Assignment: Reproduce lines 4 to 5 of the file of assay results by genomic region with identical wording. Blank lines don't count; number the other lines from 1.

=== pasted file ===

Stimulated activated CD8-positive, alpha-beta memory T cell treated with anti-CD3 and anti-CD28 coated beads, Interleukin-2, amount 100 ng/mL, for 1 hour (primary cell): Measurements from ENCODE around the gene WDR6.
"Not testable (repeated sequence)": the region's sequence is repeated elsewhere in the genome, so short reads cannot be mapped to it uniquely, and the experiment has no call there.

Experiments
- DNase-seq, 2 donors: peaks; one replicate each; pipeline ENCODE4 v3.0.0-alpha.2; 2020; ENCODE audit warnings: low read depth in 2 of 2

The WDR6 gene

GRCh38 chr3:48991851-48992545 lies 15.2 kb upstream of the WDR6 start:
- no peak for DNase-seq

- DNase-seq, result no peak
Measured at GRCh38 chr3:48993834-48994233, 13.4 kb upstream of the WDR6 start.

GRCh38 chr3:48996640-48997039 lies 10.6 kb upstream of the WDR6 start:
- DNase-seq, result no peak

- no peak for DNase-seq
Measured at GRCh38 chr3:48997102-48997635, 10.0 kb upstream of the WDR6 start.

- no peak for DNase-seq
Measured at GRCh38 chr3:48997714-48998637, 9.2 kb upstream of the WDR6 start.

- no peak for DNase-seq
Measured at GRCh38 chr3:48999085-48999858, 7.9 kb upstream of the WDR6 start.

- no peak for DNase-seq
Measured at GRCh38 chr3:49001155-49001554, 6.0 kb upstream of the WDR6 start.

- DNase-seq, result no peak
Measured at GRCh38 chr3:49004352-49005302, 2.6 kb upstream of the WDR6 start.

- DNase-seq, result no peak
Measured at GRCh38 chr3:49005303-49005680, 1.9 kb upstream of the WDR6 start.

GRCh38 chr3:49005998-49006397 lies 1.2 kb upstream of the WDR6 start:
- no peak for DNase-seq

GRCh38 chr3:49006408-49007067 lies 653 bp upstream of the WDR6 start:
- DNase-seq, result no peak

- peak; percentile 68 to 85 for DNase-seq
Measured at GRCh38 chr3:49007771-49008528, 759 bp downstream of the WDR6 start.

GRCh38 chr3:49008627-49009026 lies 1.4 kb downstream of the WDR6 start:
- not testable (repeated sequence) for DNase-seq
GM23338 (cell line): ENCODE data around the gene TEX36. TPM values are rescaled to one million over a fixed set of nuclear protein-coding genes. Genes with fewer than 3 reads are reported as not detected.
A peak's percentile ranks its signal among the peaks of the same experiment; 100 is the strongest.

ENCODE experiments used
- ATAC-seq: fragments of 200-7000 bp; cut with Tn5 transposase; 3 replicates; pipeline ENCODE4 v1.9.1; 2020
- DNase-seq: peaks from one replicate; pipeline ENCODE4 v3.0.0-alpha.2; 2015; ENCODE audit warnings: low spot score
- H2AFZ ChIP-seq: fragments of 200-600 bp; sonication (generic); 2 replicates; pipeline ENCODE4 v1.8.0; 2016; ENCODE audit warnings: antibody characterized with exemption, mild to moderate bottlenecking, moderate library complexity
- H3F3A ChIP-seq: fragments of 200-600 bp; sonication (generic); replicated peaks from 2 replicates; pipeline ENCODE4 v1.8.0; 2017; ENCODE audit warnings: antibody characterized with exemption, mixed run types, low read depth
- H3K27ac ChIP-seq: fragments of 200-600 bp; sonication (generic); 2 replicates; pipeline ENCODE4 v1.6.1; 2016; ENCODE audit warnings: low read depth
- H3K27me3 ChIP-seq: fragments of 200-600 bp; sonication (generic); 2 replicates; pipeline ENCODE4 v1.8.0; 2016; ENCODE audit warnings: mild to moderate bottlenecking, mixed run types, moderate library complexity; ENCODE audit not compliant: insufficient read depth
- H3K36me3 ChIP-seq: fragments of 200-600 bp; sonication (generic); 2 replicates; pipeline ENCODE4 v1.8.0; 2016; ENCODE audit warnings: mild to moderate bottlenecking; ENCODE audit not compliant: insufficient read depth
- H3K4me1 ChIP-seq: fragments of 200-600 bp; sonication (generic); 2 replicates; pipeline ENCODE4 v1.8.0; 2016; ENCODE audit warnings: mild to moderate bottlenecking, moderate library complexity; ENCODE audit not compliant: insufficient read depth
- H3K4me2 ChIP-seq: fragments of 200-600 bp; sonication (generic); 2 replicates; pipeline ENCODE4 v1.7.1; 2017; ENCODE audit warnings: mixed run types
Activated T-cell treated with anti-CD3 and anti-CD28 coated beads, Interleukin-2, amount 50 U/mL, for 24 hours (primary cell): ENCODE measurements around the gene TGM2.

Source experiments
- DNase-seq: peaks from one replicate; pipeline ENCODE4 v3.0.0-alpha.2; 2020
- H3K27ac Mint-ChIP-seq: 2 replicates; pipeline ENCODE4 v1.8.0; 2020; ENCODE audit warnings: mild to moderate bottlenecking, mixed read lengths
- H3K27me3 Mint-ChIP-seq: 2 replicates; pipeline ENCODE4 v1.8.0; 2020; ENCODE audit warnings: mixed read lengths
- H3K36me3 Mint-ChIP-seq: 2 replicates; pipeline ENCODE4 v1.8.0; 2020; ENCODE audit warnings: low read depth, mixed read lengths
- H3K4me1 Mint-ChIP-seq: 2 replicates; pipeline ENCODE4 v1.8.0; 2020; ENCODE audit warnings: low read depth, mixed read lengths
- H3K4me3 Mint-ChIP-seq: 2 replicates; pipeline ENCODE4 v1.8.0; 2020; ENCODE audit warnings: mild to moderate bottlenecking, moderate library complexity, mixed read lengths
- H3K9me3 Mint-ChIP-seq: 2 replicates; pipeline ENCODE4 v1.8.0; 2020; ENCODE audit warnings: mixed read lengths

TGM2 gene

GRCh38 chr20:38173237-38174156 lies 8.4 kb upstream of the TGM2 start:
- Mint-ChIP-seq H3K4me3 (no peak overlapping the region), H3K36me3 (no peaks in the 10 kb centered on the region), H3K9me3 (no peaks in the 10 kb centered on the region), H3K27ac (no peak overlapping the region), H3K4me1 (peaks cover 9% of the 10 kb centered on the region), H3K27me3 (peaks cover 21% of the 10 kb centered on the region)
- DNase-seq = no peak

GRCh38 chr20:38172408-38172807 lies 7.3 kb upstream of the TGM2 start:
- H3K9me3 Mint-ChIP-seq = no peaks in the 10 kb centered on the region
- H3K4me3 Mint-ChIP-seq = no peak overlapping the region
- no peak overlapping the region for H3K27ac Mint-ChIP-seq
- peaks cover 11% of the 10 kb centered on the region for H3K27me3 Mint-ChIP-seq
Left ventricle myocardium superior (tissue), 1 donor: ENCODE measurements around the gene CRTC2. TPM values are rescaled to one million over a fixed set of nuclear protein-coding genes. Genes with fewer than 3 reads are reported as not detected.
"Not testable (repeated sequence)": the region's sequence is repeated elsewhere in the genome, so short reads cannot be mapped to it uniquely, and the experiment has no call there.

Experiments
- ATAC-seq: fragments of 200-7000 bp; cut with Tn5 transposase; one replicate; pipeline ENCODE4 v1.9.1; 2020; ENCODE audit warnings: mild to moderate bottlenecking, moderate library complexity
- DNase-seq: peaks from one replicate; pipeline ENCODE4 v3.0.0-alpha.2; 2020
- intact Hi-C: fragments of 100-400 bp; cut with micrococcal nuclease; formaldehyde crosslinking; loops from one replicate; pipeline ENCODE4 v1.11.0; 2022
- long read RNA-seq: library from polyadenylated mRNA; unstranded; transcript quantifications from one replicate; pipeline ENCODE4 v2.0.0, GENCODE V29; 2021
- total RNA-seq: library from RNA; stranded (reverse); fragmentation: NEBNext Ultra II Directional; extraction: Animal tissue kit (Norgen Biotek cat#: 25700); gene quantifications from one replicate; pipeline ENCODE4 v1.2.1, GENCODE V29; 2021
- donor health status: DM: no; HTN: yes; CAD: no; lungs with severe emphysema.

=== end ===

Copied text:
- DNase-seq, 2 donors: peaks; one replicate each; pipeline ENCODE4 v3.0.0-alpha.2; 2020; ENCODE audit warnings: low read depth in 2 of 2

The WDR6 gene